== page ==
Fire Fighting in Canada

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NFPA Impact: Alarming news dictates 2021 FPW theme

July 12, 2021
By Laura King


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It was during the first lockdown in early 2020 that NFPA’s education team started to hear from teachers who recognized the perpetual chirping of smoke alarms in students’ homes during Zoom or Google Classroom sessions.

Remarkably, the teachers told us, the chirping would continue for days, even weeks. This message was communicated to NFPA repeatedly, and teachers were astounded by the fact that folks either didn’t know what to do about the chirp, or chose to ignore it.

Teachers, of course, are NFPA’s eyes and ears in communities across Canada and the United Sates; they are well-versed in NFPA’s Learn Not to Burn program and they know, and teach students, what to do when the smoke alarm beeps or chirps.

It’s horrifying to think that people ignore a chirping alarm because they don’t have the tools to deal with it – a ladder to reach it, the ability to go to a store and buy batteries, the $80 to replace a 10-year-old combination smoke/CO alarm, a decent landlord. It’s even more horrifying to realize that for many occupants, the chirp eventually becomes white noise that no one hears anymore, leaving families unprotected from fire or CO. 

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Generally, at the NFPA, the process of establishing the Fire Prevention Week theme is lengthy, extensive and collaborative. For 2021, it was a no-brainer: Learn the Sounds of Fire Safety.

As much as we like to think fire safety is simple, messaging about smoke and CO alarms, the sounds they emit, and what to do when the alarms activate, is complex.

We’ve tried to simplify the messaging for Fire Prevention Week 2021.

My favourite: Hear the beep, get on your feet! In other words, when the smoke or CO alarm sounds, occupants need to take action – get up and get out, and then call 911.

My second favourite: hear a chirp, make a change: a chirping alarm means the battery, or the entire alarm, must be replaced.

Replacing batteries or expired alarms is a challenge for many people. Consider the barriers to change: What kind of batteries are required? Where do I get them? How do I know if it’s the battery/batteries or the alarm unit? How do I read that tiny expiry date on the side of the alarm on my ceiling? How do I turn off the beeping sound that just won’t stop if I can’t reach the alarm to take it down?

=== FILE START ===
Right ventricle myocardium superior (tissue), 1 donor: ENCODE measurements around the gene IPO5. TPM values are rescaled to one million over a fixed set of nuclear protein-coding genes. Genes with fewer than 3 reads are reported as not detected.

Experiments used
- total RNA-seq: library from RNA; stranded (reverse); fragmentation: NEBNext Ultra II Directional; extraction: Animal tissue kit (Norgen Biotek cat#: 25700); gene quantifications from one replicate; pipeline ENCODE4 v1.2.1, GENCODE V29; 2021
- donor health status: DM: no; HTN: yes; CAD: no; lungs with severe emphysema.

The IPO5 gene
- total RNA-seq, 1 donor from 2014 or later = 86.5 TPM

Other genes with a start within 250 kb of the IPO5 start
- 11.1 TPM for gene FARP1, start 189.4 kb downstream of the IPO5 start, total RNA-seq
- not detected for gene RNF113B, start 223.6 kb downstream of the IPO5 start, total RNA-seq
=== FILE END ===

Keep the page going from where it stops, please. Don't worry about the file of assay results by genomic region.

Truly, we don’t make it easy.

What’s more, technology is evolving, and it’s our job to explain to people whether they should install photoelectric or ionization alarms, combination smoke/CO alarms, talking alarms that we know are more effective than just a beeping alarm, or new multi-sensor alarms? Did you know there are new alarms that can tell the difference between burned food and smouldering upholstery? (Visit smokealarm.ul.org for great resources!)

All this is why the NFPA and fire departments across North America need to take time and be specific in our messaging and repeat, repeat, repeat. Telling people to change batteries when we spring forward and fall back is relevant only to occupants of older homes with simple smoke alarms. What are we telling people whose homes have interconnected alarms, 10-year-sealed alarms, strobes and bed shakers? We need to work at our messaging, use NFPA’s Education Messaging Desk Reference (www.nfpa.org – educational messages), be specific, and be relentless.

For FPW 2021, you can find our messages at www.firepreventionweek.org – social media cards, ideas for programs and outreach, event flyers, press releases (in English and French), plus a Home Safety Action Plan, children’s activity and colouring sheets, videos, escape plans, lesson plans, tip sheets, and messages for people who are deaf or have hearing loss, or people with other physical challenges.

Our focus for #FPW 2021 is these messages – they’re not sexy or fun; they’re practical and potentially life-saving: 

  • When a smoke alarm or CO alarm sounds, immediately exit the home.
  • If your alarm chirps, batteries may be low and need to be replaced. If the alarm continues to chirp after batteries are replaced, or the alarm is more than 10 years old, replace the alarm.
  • Test smoke and CO alarms monthly. Press and hold the test button.
  • If someone in your household is deaf or hard of hearing, install bed shaker and strobe alarms.
  • Know the sounds of smoke alarm and CO alarms – three beeps for smoke alarms; four beeps for carbon monoxide alarms. 

We’re grateful to the teachers who heard the chirp and took action; now, it’s up to us to make change.


Laura King is NFPA’s public education representative for Canada, and the former editor of Fire Fighting in Canada. Contact her at canadacrr@nfpa.org and follow her on Twitter at @LauraKingNFPA.


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